Conversion Disorder: Physical symptoms caused by psychological conflict, unconsciously converted to resemble those of a neurologic disorder.
Conversion Disorder: The most likely Somatoform Disorder to be encountered in a combat situation.
Conversion Disorder: Usually impaired coordination or balance;
Conversion Disorder: Weakness or paralysis of an arm, leg;
Conversion Disorder: Loss of sensation in a part of the body, could involve sight or hearing also;
Conversion Disorder: Generally, this condition spontaneously resolves fairly rapidly. Example: Soldier who becomes paralyzed (not intentional!) in one arm after a traumatic combat experience and is who is expected to shoot his M-16.
What is a conversion somatoform disorder? A disorder involving the loss or alteration of physical functioning, such as paralysis, voice loss, tunnel vision, or seizures, that is the result of a psychological involvement or need rather than a physical illness or disease.
What types of drugs are prescribed for somatoform patients? Antianxiety, antidepressants, and analgesics.
Hypochondriasis: A preoccupation with bodily functions and fears of acquiring or having a serious disease based on misinterpretation of physical symptoms.
Hypochondriasis: Causes significant distress or impairment in social, occupational, or other areas of functioning.
Hypochondriasis: Duration of disturbances is at least 6 months.
Hypochondriasis: Generally reassurance by physician is not relieving to the patient.
Body Dysmorphic Disorder: Preoccupation with a perceived defect in appearance causing significant distress or gross exaggeration of a slight physical defect.
Body Dysmorphic Disorder: Patient believes that even a slight defect is of great concern (real or imagined);
Body Dysmorphic Disorder: May begin in adolescence and appears to occur in men and women equally. Example: Patient with small scar on face becomes consumed with notion that it is a major defect and requires medical intervention and their normal functioning is significantly impair
Pain Disorder: A disorder in which pain is present in one or more anatomic sites and is exclusively or predominantly caused by psychologic factors.
Pain Disorder: The main focus of the patient's attention;
Pain Disorder: Results in significant distress and dysfunction;
Pain Disorder: Relatively common, accounts for 10-15 percent of work disability every year;
Mood disorder: Three Types: (1) Major depressive episode; (2) Manic episode; and (3) Other. Depressive disorders:
Bipolar disorders: (1) Bipolar I and Bipolar II Disorder; (2) Cyclothymic Disorder.
major Depressive Disorder: has a lifetime prevalence of about 15% and as high as 25% for women. (One in every 20 persons per year). It is higher than usual in primary care patients (about 10%). In medical inpatients it reaches 15%.
major Depressive Disorder: Key Point I: The hallmark is a period of altered emotional state in which 5 of 9 major symptoms have been present during the same two week period. The state represents a change from the individual’s former level of functioning.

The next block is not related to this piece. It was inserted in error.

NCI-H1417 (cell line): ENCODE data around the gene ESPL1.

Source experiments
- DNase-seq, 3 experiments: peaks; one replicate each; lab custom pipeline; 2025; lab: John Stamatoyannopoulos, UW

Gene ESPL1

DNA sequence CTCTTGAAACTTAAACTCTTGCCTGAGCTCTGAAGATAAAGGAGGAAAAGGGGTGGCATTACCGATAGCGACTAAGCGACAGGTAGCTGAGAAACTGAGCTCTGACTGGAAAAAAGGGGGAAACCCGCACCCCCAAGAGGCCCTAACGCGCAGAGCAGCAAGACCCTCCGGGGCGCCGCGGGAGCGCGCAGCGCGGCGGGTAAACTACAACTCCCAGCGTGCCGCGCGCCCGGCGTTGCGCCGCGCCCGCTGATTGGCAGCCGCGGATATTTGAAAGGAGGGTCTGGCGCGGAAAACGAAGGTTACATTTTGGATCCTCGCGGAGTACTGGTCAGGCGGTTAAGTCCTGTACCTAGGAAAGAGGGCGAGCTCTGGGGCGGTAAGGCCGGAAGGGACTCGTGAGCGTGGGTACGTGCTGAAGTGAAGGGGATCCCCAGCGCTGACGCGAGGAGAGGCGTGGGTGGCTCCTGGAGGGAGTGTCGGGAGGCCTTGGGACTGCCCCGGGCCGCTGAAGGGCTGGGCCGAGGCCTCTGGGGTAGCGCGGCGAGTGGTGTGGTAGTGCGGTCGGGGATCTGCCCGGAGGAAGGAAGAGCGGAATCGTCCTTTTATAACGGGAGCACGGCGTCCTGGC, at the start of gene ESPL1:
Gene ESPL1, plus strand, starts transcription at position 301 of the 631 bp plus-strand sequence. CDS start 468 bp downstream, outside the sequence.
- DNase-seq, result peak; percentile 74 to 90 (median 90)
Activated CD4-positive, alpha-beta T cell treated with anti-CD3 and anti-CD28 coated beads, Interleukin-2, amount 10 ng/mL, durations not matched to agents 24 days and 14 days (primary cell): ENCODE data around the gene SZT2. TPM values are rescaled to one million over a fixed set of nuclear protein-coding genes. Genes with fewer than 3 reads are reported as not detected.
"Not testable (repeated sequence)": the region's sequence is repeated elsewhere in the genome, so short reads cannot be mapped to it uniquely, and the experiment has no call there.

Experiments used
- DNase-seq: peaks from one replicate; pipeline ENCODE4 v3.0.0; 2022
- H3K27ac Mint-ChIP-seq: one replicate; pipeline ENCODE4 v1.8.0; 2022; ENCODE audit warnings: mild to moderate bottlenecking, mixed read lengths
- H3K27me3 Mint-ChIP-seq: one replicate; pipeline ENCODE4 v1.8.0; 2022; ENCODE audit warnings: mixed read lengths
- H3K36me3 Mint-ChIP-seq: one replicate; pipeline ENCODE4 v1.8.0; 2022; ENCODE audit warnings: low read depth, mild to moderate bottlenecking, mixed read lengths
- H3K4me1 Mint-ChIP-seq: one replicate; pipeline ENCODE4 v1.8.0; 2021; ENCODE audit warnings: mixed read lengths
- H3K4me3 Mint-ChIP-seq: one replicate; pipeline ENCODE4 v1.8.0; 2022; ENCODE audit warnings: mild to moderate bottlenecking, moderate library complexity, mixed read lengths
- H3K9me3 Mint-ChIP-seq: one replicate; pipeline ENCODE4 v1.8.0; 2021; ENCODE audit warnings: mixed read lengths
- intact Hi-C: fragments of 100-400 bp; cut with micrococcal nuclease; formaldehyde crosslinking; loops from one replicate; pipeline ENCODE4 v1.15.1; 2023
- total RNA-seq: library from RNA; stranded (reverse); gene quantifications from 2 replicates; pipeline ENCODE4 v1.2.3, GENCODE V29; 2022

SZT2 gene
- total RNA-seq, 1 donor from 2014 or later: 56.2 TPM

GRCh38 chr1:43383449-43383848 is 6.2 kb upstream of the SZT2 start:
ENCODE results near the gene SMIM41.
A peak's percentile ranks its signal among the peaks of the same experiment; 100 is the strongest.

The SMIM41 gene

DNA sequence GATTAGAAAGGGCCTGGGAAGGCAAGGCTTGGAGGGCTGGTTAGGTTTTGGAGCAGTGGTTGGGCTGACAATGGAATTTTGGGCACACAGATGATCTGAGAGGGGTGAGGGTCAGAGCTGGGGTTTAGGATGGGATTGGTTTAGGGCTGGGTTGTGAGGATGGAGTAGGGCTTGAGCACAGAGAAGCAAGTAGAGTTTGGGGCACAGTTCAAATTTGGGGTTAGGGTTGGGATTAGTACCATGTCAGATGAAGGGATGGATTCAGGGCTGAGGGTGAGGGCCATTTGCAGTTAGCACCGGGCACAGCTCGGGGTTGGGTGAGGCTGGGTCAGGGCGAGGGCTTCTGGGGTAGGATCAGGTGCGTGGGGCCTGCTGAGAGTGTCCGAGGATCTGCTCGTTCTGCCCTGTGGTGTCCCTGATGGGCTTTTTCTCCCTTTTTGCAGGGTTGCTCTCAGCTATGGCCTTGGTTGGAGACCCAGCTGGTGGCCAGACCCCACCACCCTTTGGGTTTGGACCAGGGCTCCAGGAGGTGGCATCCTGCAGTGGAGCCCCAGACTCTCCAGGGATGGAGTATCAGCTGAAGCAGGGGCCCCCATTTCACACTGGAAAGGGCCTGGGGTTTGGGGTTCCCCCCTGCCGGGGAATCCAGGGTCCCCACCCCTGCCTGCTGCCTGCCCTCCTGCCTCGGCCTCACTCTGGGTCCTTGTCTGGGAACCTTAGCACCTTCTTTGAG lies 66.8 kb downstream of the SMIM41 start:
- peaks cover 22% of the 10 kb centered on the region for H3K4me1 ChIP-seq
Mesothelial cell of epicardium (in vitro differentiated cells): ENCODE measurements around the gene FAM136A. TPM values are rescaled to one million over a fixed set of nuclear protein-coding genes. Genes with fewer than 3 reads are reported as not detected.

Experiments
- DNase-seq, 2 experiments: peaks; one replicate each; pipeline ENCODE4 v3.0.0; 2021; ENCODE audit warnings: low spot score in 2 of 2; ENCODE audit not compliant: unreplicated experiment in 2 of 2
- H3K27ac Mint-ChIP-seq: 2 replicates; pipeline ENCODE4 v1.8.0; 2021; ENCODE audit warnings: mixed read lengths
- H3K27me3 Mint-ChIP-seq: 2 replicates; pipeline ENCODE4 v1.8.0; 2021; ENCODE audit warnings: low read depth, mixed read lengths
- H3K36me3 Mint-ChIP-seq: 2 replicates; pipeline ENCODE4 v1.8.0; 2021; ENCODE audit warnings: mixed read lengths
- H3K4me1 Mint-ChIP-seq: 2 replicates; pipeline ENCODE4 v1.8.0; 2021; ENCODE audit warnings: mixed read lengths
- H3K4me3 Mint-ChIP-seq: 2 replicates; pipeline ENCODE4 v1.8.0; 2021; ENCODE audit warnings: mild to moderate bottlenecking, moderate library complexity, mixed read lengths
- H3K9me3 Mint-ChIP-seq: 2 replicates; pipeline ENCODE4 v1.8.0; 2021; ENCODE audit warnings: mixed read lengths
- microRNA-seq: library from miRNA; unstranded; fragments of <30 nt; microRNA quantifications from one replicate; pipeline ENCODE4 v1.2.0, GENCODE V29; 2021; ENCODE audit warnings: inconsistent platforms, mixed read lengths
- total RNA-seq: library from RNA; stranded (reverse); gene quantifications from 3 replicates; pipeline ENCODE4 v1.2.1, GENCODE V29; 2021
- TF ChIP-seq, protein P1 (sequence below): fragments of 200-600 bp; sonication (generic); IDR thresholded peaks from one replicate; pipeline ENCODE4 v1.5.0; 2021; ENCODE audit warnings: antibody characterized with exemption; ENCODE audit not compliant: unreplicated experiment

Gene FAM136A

major Depressive Disorder: Key Point I: Additionally, a depressed mood or lack of interest or pleasure (anhedonia) must be present.
major Depressive Disorder Key Point II: Classic indications for medicating depression are referred to as neurovegetative signs or symptoms, These are defined as specific changes in physical functions related to alterations in the neurotransmitters
Psychopharmacology treatment for anxiety : (1) Antianxiety medications:
Psychopharmacology treatment anxiety General action: (1) Cause generalized CNS depression; (2) Produce tolerance with chronic use; (3) Potential for psychological or physical dependence. (b)
Psychopharmacology treatment anxiety General use: treat anxiety disorders & relief of anxiety s/sx. (c)
Psychopharmacology treatment anxiety Side effects: drowsiness, sedation, fatigue, ataxia, and dizziness. (d)
Psychopharmacology treatment anxiety Example: (1) Anoxiolytics/Sedative hypnotics; Psychopharmacology treatment anxiety Example:
Psychopharmacology treatment anxiety Example: (4) Diphenylmethane antihistamines - Atarax, Vistaril;
Psychopharmacology treatment anxiety Example: (5) Azaspirodecanediona – Buspar; Psychopharmacology treatment anxiety Example:
Psychopharmacology treatment anxiety Example: (8) MAO Inhibitors - Parnate, Nardil.
Psychopharmacology treatment Anxiety Diagnosis specific treatment: (1) Generalized anxiety disorders - Benzodiazepines - most commonly used, antidepressant, nonbenzodiazepine and B blockers all may produce positive results;
Psychopharmacology treatment Anxiety Diagnosis specific treatment: (2) Treatment of panic disorders - Antidepressants, TCAs, MAOIs - need higher doses than used for depression. SSRIs - may initially cause increase in anxiety.
Psychopharmacology treatment Anxiety Diagnosis specifictreatment: Benzodiazipines - quicker relief than antidepressants, therefore often used for the first 4 weeks of treatment.
Psychopharmacology treatment Anxiety Diagnosis specific treatment: (3) Treatment of OCD - Meds decrease 30-60% of symptoms.
Psychopharmacology treatment Anxiety Diagnosis specific treatment: SSRIs are the most effective, (Fluoxetine and fluvoxamine are both approved and is as effective as the older TCA - clomipramine).